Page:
Judith Lieu, in her book Marcion and the Making of a Heretic, comments on Justin's depiction: “Already in this, the earliest reference to Marcion, he is being ‘mythologised’ — reconstructed to serve the interests of his portrayer, on whose description any subsequent account must rely.”

There is no doubt: Early proto-orthodox authors and bishops heavily criticized Marcion, labeling his teachings as heretical. Eric Osborn notes that “no one stirred up more trouble in the early Church than Marcion when he divided the just inferior Jewish creator from the good Christian God of love.” 

In the early 3rd century, Tertullian dedicated a five-volume work, Against Marcion, to discredit Marcion's teachings and diminish his influence within early Christianity. Tertullian systematically refuted Marcion's arguments, demonstrating that even the New Testament texts Marcion retained (Luke’s Gospel and the Pauline epistles) are incomprehensible without considering their Jewish background. 

Furthermore, Tertullian argued that Christ is the creator, whose incarnation was predicted by the Old Testament prophets. He did all of that while basing his refutation solely on the texts Marcion accepted as canonical.

Ultimately, the proto-orthodox Church triumphed, and Marcion, along with other groups labeled as heretical, was marginalized. The reasons for the proto-orthodox Church's success are numerous. In Lost Christianities, Bart Ehrman outlines some key factors:

  • Unlike the Marcionites, the proto-orthodox Church claimed ancient roots for their religion, aligning with the cultural norms of the time. The ancient world held great respect and reverence for tradition and the past, viewing new things with suspicion.
  • Unlike the Ebionites, the proto-orthodox Church rejected contemporary Jewish practices (e.g., circumcision), making their form of Christianity more universally accessible in the ancient world.
  • Proto-orthodox authors emphasized the importance of church hierarchy, with bishops leading their communities. This hierarchy wielded significant authority, determining beliefs, church practices, and scriptural canon.

From my standpoint, this hierarchical structure was the main reason for the triumph of proto-orthodoxy. Paul Veyne, in Quand notre monde est devenu chrétien?, describes the Church's hierarchy and organization as "formidable machinery which, little by little, supervised and Christianized the mass of the population and even sent missionaries among foreign peoples.” (my translation)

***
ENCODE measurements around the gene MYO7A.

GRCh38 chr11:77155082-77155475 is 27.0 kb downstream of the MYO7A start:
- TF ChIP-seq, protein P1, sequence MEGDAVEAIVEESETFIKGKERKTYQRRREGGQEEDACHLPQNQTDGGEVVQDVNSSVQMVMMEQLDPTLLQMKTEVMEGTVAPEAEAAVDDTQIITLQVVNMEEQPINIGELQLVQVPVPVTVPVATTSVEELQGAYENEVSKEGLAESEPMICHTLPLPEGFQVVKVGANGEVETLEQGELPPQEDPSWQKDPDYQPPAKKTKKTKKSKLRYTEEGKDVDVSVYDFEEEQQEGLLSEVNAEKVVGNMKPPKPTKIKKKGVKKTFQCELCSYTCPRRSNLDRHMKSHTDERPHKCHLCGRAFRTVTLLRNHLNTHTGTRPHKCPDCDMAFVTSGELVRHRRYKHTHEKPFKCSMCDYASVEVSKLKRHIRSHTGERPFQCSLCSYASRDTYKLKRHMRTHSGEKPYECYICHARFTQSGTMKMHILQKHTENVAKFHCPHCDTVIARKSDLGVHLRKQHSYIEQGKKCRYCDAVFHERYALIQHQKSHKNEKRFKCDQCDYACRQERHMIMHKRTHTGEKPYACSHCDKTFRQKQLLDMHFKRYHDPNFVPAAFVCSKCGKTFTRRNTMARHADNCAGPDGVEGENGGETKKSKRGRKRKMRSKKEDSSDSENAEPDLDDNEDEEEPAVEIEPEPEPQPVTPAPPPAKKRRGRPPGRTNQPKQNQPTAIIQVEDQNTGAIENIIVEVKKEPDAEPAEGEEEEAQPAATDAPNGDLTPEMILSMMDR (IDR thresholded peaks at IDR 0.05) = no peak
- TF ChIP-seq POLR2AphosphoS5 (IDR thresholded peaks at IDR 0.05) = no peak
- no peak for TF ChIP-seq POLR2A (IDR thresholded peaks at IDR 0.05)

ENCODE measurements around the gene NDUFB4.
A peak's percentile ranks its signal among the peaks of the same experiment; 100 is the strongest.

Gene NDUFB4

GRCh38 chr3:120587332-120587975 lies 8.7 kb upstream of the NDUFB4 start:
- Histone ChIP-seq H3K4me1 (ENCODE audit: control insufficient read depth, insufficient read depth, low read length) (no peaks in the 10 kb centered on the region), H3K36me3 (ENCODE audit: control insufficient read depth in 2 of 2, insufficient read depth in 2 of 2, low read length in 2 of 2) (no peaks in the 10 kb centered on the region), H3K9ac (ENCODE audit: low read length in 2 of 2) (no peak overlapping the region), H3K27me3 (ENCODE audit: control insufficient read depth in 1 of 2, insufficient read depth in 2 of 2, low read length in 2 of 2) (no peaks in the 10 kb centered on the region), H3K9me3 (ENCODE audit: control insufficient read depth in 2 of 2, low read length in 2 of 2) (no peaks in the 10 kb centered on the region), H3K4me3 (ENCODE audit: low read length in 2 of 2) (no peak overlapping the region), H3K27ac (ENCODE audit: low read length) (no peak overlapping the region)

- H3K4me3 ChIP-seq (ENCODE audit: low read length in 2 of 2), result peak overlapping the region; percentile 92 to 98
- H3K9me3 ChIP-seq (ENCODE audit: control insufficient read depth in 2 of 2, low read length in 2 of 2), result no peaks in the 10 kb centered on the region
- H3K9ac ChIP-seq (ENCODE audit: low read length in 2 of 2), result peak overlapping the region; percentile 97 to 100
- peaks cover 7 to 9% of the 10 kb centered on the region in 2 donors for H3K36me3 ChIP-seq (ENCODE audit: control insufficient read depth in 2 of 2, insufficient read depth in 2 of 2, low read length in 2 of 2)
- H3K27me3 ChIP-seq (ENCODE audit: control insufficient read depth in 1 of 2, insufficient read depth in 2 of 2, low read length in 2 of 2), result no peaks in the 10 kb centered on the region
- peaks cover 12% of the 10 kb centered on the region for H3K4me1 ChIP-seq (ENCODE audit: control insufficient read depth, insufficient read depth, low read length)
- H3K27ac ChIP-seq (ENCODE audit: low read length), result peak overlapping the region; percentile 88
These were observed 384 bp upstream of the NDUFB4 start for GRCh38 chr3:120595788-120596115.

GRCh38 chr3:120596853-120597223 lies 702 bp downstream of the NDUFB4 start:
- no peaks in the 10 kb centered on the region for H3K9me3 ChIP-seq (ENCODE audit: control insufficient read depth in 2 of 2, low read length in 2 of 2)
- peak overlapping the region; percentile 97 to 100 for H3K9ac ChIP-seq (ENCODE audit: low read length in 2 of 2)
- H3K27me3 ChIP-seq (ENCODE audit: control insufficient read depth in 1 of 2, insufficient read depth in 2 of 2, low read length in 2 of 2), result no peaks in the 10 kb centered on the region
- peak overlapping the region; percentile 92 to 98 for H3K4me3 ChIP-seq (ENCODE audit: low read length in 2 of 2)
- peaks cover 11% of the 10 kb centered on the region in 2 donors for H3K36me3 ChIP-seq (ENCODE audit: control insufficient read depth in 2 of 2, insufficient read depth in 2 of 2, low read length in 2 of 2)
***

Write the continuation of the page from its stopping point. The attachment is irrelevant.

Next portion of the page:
• Finally, the proto-orthodox Church was in constant communication, striving to establish itself as a worldwide communion. To learn more about this aspect, I invite you to read Michael B. Thompson’s excellent article in the collection of essays available here.

These strategic advantages allowed the proto-orthodox Church to consolidate its position and eventually dominate the diverse landscape of early Christianity. In the end, Marcionites were delegated to the fringes of Christian history. Is history written by the winners? In this case, it’s not far-fetched to answer affirmingly.


Marcion's beliefs and his daring theological innovations left a significant mark on early Christian history. By presenting a radical distinction between the Old Testament God of justice and wrath and the New Testament God of mercy and love, Marcion forced the early Church to confront and clarify its doctrines.

His establishment of the first known Christian canon, though eventually deemed heretical, prompted the early Church to define and solidify the New Testament canon that is recognized today.

Despite the fierce opposition he faced from early Church figures such as Polycarp, Justin Martyr, and Tertullian, and the eventual marginalization of his followers, Marcion's legacy endures. His controversial views sparked crucial debates about the nature of God, the interpretation of Scripture, and the essence of Christian religion.

Marcion’s influence, while ultimately subdued by the proto-orthodox Church's strategic organizational strength and doctrinal consolidation, played a pivotal role in shaping the theological and structural foundations of mainstream Christianity.

For a deeper exploration of early Christian figures and their theological divergences, check out Dr. Bart D. Ehrman's online course,Paul and Jesus: The Great Divide”. In it, Dr. Ehrman discovered fascinating differences between these two figures, thus enabling us to understand more deeply the complexities that lie behind the origins of Christianity. 

Marko Marina

About the author

Marko Marina is a historian with a Ph.D. in ancient history from the University of Zagreb (Croatia). He is the author of dozens of articles about early Christianity's history. He works as a post-doctoral fellow at the University of Zagreb where he teaches courses on the history of Christianity and the Roman Empire. In his free time, he enjoys playing basketball and spending quality time with his family and friends.